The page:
Obama's new India problem: What to do with Narendra Modi?
Narendra Modi will be the next prime minister of India, but until Friday, he was banned from traveling to the US because of allegations related to a 2002 riot. It's a new complication for already-rocky US-India relations.
Gujarat state government/AP/File
On Friday, President Obama did what just about everyone knew he must and invited Narendra Modi, India's new prime-minister-in-waiting, to the United States.
It was anything but a routine invitation.
Mr. Modi remains the only person ever to be banned from traveling to the United States under the International Religious Freedom Act. Until Friday, the Obama administration had not officially clarified whether the future leader of the world's largest democracy would even be allowed to come to Washington.
In truth, there was little suspense. India is important to US Asia policy, and recent relations have been so rocky that it would have been unthinkable for Mr. Obama to respond to the success of Modi's Bharatiya Janata Party (BJP) with anything other than overt enthusiasm.
But the fact that the decision came only now – only after it was abundantly clear that the BJP had won India's recent elections in a landslide of historic proportions – hints at a reluctance.
Unfairly or not, Modi is in many ways the face of the 2002 Gujarat riots, which saw some of the worst religious violence in India's recent history. For an American president who has taken pains to reach out to the Muslim world – not to mention a president who is himself a minority – that represents an unneeded complication in America's already-strained friendship with India.
The question for the White House is no longer whether to embrace Modi, but how. And after India was enraged last December by US treatment of an Indian diplomat in New York charged with visa fraud, Obama must step carefully.
Modi's travel ban dates to 2005. That was when the State Department decided that Modi had not done enough to stop the Gujarat riots. He was chief minister of the Indian state of Gujarat at the time, and critics charged that he allowed Hindus to revenge themselves on Muslims after a train of Hindu pilgrims had caught fire. (Hindu rioters believed Muslims had set fire to the train.) More than 1,000 people died in the riots, about 800 of them Muslim.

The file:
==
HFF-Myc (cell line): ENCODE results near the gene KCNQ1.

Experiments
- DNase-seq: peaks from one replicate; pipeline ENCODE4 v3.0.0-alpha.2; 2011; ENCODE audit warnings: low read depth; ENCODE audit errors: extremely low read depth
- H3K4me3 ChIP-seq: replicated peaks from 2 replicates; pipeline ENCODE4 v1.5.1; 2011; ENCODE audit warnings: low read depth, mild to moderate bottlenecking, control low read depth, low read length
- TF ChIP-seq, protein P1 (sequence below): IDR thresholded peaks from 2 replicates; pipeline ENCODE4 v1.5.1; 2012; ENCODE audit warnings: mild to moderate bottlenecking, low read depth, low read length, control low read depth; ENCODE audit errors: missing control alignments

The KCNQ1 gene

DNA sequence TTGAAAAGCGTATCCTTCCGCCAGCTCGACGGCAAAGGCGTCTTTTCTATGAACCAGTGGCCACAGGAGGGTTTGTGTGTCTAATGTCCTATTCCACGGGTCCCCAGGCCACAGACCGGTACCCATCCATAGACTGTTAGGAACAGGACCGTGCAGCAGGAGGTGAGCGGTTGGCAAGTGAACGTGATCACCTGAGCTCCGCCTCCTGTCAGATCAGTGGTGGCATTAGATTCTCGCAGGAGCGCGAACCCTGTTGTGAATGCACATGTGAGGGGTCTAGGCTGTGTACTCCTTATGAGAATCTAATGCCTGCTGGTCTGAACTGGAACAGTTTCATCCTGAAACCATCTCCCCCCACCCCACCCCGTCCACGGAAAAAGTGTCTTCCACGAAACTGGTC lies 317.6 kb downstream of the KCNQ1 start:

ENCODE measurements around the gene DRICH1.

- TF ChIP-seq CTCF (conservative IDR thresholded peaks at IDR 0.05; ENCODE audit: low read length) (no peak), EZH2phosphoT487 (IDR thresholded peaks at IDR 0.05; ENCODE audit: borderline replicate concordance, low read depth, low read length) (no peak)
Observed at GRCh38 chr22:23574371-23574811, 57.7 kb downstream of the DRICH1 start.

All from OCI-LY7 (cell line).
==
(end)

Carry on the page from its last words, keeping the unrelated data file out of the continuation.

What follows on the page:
Modi has long said he did what he could, noting in an interview with the Brookings Institution that he had only been elected the year before and so was still new to his post. But the BJP's staunch brand of Hindu nationalism was often seen as anti-Muslim, and Modi's actions during the riots played to critics' worst fears.
For its part, the Obama administration chose not to lift the travel ban even as other Western countries slowly reengaged Modi. The British reopened ties in 2012, for instance. But there have been signs of a thaw. Former US Ambassador to India Nancy Powell visited Modi in Gujarat in February.
Now, it appears, the Indian people have forced the US to go a step further.
Perhaps fittingly, the US will judge Modi in that same way that his voters will. One of the reasons that the BJP won so handily (282 of 543 seats in an election where 36 parties won at least one seat) is because it is seen as having put its sectarian ways behind it.
Reuters reports that Modi's BJP did well not only in predominantly Hindu voting districts, but also in areas with a significant Muslim population. A BJP candidate had won or was leading the still-unfinished counting in 47 of 102 districts where Muslims make up at least 20 percent of the population. In the last election, the BJP won only 24 of those seats.
The BJP even won two seats in districts that are majority Muslim. In total, Muslims make up about 15 percent of the Indian population.
The ebbing of sectarian concerns allowed the BJP's strengths – its economic credentials and its record against corruption – to come to the fore. Modi's state is often called the "Gujarat Miracle" because of its success in cutting chronic bureaucratic red tape and ensuring 24/7 electricity – a rarity in India.
"This is not a vote on [religious] lines," Syed Mohammed Khalid, a Muslim leader in West Bengal, told Reuters. "This is a vote for development and for jobs. We respect the people's verdict, and we think Modi will have to be a responsible leader."
Others agree that Modi and the BJP have shifted their tone and deserve a chance to show they have changed. Indeed, Modi made headlines last year when he told a crowd in New Delhi: "My identity is of a Hindutvawadi [Hindu crusader], but I say build toilets before you build temples," speaking of the urgent need to build basic infrastructure across India.
Among Modi's new supporters is a former Supreme Court judge who once led a citizens' investigation into the 2002 riots and wrote that the slaughter was "organised crime perpetrated by the chief minister and his government."
"I am appealing to Modi, please be non-communal. If you want to be a great PM, you have to be secular," V.R. Krishna Iyer told NDTV.com. "If Modi stood for something at one point, and has changed it publicly, then I support him," adding that "Modi has to declare it publicly."
Those words were not in the White House's official release, but it seems likely they were in Obama's thoughts.